Baylor To Begin Year-Long Study Of Athletics ProgramOct. 13, 2004
Baylor University has announced that it will begin a year-long, campus-wide study of its athletics program as part of the NCAA Division I athletics certification program. The certification self-study process will include a review of three primary components: governance and commitment to rules compliance; academic integrity; and equity, welfare and sportsmanship.
Baylor's self-study will be chaired by Noley R. Bice, Baylor's general counsel. Dr. Mark G. Dunn, professor of marketing and chair of Baylor's Faculty Athletics Council, will serve as vice chair. The steering committee will include Baylor President Robert B. Sloan Jr., faculty, staff, students, student-athletes, regents, alumni and athletics department personnel. Once Baylor's self-study is completed, the report will be evaluated by teams of peer reviewers from other institutions and conference offices. That team will report to the NCAA Division I Committee on Athletics Certification, which will determine Baylor's certification status and announce the decision publicly.
The purpose of athletics certification is to ensure integrity in the institution's athletics program, to educate individuals across the campus and the community about the athletics program's goals and purposes, and to assist institutions in improving their athletics departments. Baylor's last self-study took place in 1995, with the NCAA announcing in August 1996 that Baylor's athletics program was found to be operating successfully according to principles adopted by Division I membership.
Athletics certification was approved for Division I institutions at the 1993 NCAA Convention as a key part of the NCAA's reform agenda. Certification was originally introduced in 1989 and tested in a two-year pilot program. Participants generally agreed that the pilot program was valuable but could be improved by limiting the scope of the self-study. After a special committee reworked the idea over the next year, the NCAA Presidents Commission, the NCAA Council and the Knight Foundation Commission on Intercollegiate Athletics supported a revised version of the program. Athletics certification began its second cycle in 1999.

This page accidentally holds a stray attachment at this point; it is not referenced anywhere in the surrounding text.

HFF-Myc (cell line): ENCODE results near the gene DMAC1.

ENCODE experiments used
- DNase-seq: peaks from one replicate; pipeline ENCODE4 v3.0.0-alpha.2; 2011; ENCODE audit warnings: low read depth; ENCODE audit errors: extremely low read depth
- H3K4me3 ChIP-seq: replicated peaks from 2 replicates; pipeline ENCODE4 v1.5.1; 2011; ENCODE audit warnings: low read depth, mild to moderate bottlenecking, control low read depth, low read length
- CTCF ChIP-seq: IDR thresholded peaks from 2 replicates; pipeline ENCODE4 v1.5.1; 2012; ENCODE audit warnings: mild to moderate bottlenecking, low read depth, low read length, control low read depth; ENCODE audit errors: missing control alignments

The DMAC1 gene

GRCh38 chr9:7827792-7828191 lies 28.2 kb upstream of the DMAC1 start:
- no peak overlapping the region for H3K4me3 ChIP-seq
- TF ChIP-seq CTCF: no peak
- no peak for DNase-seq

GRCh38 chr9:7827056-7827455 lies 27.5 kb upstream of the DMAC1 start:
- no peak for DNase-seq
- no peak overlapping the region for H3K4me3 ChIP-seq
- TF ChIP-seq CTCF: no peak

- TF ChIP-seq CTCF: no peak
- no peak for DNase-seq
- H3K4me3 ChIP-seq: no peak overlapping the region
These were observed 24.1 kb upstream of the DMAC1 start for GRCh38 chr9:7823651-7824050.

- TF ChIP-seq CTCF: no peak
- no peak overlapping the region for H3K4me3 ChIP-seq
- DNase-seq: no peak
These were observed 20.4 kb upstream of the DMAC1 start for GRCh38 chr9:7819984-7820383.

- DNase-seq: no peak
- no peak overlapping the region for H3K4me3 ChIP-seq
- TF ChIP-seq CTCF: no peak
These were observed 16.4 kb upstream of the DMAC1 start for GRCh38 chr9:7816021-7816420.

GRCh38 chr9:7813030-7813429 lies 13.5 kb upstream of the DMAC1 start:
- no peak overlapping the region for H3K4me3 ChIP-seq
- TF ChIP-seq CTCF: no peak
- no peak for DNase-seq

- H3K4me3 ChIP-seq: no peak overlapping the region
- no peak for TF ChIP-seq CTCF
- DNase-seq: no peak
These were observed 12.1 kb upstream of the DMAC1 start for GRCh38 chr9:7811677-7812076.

The second round of athletics certifications is being completed on a 10-year cycle rather than the five-year cycle used during the initial certification process. All 325 active Division I members are expected to complete a self-study by 2009.
The Division I Committee on Athletics Certification preliminarily reviews an institution's certification materials and provides a list of issues identified during the evaluation. The university then has a period of approximately one year to respond in writing to the issues before a final certification decision is rendered. The certification process allows ample time for an institution to consider its programs, identify problems and correct them. Institutions that fail to conduct a comprehensive self-study or to correct problems face serious consequences, such as ineligibility for NCAA championships and, eventually, removal from active membership in the association.
Baylor is a member of the Big 12 Conference and currently fields 17 scholarship sports. The university recently announced the addition of women's equestrian as part of its ongoing commitment to Title IX compliance. The athletics department will add an 11th women's intercollegiate athletics program in the 2009-10 academic year that will begin competition in the following academic year.
On Sept. 16, Baylor Athletics Director Ian McCaw released his department's five-year strategic plan to chart Baylor's future course in intercollegiate athletics. Called "Above & Beyond," the plan outlines the program's history, values, vision and mission, and includes a detailed action plan, which identifies goals, objectives and measurements, as well as steps to achieve the stated goals. The plan is available at BaylorBears.com.